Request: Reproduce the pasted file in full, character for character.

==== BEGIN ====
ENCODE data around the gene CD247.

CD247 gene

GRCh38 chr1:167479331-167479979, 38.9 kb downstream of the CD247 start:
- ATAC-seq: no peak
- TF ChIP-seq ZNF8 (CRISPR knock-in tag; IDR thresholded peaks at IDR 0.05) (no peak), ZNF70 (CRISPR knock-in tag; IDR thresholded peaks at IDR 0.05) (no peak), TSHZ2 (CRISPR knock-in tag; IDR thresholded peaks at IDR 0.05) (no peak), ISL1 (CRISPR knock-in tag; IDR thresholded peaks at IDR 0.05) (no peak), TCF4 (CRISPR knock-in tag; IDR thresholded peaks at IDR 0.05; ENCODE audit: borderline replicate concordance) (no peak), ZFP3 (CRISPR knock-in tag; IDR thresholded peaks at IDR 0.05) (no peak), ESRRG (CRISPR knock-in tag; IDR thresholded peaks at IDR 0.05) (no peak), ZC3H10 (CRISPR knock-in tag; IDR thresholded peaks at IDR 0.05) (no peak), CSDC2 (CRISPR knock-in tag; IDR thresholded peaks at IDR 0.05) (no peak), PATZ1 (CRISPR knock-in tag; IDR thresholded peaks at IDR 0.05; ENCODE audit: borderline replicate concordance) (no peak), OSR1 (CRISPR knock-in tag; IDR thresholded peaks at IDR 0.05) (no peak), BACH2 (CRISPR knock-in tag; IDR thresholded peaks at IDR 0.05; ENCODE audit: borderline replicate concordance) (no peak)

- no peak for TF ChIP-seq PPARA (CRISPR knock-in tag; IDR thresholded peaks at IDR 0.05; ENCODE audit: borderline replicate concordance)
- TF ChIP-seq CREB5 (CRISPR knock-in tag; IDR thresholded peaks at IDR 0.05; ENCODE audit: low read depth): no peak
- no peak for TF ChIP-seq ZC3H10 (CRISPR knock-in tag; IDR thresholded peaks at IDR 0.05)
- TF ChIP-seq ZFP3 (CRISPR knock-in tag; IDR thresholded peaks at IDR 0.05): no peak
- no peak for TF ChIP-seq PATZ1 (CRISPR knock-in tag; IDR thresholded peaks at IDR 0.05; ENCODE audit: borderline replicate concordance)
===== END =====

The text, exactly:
ENCODE data around the gene CD247.

CD247 gene

GRCh38 chr1:167479331-167479979, 38.9 kb downstream of the CD247 start:
- ATAC-seq: no peak
- TF ChIP-seq ZNF8 (CRISPR knock-in tag; IDR thresholded peaks at IDR 0.05) (no peak), ZNF70 (CRISPR knock-in tag; IDR thresholded peaks at IDR 0.05) (no peak), TSHZ2 (CRISPR knock-in tag; IDR thresholded peaks at IDR 0.05) (no peak), ISL1 (CRISPR knock-in tag; IDR thresholded peaks at IDR 0.05) (no peak), TCF4 (CRISPR knock-in tag; IDR thresholded peaks at IDR 0.05; ENCODE audit: borderline replicate concordance) (no peak), ZFP3 (CRISPR knock-in tag; IDR thresholded peaks at IDR 0.05) (no peak), ESRRG (CRISPR knock-in tag; IDR thresholded peaks at IDR 0.05) (no peak), ZC3H10 (CRISPR knock-in tag; IDR thresholded peaks at IDR 0.05) (no peak), CSDC2 (CRISPR knock-in tag; IDR thresholded peaks at IDR 0.05) (no peak), PATZ1 (CRISPR knock-in tag; IDR thresholded peaks at IDR 0.05; ENCODE audit: borderline replicate concordance) (no peak), OSR1 (CRISPR knock-in tag; IDR thresholded peaks at IDR 0.05) (no peak), BACH2 (CRISPR knock-in tag; IDR thresholded peaks at IDR 0.05; ENCODE audit: borderline replicate concordance) (no peak)

- no peak for TF ChIP-seq PPARA (CRISPR knock-in tag; IDR thresholded peaks at IDR 0.05; ENCODE audit: borderline replicate concordance)
- TF ChIP-seq CREB5 (CRISPR knock-in tag; IDR thresholded peaks at IDR 0.05; ENCODE audit: low read depth): no peak
- no peak for TF ChIP-seq ZC3H10 (CRISPR knock-in tag; IDR thresholded peaks at IDR 0.05)
- TF ChIP-seq ZFP3 (CRISPR knock-in tag; IDR thresholded peaks at IDR 0.05): no peak
- no peak for TF ChIP-seq PATZ1 (CRISPR knock-in tag; IDR thresholded peaks at IDR 0.05; ENCODE audit: borderline replicate concordance)